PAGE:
Professor Robert K. Ernst—VC of the School’s Department of Microbial Pathogenesis—has completed his Ph.D. from the University of Virginia. He has been awarded with a five-year contract worth $6.4 Million from the National Institute of Allergy and Infectious Diseases (NIAID) led by the National Institutes of Health, for developing and verifying new adjuvants to be used in upcoming vaccines. NIAID noted that by the addition of adjuvants to vaccines, the ability of vaccines to induce protection against foreign infectious agent gets enhanced.
Ernst would be the leader of the researchers’ team at the University Of Maryland School Of Dentistry. He will collaborate with Wendy Picking (Ph.D.), Russ Middaugh (Ph.D.)—of the University of Kansas School of Pharmacy,—and two experts with strong industrial backgrounds in development of adjuvants.
Ernst’s research team has developed a number of adjuvants at UMSOD using bacterial enzymatic combinatorial chemistry that will be tested with the protein antigens associated with Yersinia Pestis—plaque causing bacterium—and Shigella—the causative agent of intestinal disease. Along with the testing against antigens, the adjuvants would be tested for dose-sparing capabilities, which could provide better treatment confirmation and reduction in cost.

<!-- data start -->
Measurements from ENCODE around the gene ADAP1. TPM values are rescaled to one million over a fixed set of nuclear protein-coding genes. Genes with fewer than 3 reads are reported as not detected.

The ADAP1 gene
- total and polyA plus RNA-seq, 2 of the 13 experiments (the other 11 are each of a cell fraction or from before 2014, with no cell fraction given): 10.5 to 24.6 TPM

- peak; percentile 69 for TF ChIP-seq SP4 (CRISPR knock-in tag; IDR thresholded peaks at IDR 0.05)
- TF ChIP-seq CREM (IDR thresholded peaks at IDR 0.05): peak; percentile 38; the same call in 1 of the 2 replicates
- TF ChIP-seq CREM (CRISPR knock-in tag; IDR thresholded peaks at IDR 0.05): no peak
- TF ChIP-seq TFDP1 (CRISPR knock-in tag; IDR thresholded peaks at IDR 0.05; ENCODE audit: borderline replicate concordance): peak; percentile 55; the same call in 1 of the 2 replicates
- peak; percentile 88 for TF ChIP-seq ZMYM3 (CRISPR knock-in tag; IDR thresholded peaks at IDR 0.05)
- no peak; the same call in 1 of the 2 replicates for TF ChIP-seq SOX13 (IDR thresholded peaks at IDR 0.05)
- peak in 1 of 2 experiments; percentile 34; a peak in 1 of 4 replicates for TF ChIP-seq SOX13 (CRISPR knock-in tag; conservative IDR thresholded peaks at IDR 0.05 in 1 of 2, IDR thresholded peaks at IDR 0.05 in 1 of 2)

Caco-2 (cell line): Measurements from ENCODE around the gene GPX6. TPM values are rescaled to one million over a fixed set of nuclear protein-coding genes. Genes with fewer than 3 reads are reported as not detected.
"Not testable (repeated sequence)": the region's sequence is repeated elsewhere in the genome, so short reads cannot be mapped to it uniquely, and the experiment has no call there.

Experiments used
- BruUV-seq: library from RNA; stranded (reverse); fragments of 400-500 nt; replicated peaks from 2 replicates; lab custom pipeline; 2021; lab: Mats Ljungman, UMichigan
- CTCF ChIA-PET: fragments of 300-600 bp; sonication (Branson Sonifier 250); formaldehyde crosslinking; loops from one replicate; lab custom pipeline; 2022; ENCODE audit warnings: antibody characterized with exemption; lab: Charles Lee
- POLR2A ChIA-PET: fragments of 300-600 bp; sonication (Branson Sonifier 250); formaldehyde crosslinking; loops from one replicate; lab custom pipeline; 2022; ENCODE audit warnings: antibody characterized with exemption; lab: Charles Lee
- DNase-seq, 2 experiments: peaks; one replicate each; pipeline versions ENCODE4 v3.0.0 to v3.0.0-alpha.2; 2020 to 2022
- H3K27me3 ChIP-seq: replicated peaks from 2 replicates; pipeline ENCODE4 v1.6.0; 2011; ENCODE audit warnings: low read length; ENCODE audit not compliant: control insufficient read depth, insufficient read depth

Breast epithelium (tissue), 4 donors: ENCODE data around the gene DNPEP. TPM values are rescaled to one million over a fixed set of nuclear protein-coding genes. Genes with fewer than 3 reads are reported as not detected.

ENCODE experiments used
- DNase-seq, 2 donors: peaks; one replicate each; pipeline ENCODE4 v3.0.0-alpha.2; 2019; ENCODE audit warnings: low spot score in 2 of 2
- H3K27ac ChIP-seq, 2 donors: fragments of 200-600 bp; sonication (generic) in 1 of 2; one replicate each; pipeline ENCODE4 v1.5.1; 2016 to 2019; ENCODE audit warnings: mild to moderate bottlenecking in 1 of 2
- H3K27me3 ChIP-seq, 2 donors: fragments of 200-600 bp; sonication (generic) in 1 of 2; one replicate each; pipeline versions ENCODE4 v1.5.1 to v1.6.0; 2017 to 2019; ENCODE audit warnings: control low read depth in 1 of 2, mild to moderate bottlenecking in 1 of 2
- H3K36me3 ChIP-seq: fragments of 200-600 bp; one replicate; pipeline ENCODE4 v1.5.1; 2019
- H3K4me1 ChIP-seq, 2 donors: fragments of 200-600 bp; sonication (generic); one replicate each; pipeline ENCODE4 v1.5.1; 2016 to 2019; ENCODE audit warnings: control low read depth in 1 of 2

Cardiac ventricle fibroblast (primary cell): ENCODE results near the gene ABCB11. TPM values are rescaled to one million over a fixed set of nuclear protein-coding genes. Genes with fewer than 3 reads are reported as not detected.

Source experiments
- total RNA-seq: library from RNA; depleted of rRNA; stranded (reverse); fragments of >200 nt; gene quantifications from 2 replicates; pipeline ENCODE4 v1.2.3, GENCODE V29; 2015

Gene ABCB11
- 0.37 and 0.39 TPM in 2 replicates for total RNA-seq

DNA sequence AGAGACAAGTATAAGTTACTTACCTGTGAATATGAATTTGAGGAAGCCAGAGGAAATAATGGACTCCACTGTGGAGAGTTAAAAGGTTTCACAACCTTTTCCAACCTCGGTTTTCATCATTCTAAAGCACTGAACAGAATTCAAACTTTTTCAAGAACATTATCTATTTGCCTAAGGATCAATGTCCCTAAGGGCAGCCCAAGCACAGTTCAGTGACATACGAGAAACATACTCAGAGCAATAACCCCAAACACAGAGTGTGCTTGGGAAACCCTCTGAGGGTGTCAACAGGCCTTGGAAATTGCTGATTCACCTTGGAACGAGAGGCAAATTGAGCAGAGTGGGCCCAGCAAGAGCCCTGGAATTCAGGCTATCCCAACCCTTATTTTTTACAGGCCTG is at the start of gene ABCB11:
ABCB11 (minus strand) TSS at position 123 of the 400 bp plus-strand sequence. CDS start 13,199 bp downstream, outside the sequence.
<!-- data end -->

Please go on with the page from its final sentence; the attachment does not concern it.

Ernst said effective adjuvants development would be considerable advancement in the vaccine development sector. When effective adjuvants get adhered to component vaccines, the efficiency of vaccines gets enhanced and can be used to tackle a wide range of pathogens causing infections.
He added that for the development of novel vaccines, it is very important to identify high-quality antigenic targets and then conjugate new or existing adjuvants to the component to enhance their antigenic capacities, such as decreasing dosage number to extract a strong long-term defensive immune response or by reducing the antigen concentration.
Mark A. Reynolds—dean of UMSOD—said that the research pursued by Dr. Ernst and his team has the capability to effectively treat multiple diseases by improving the effectiveness of the existing vaccines.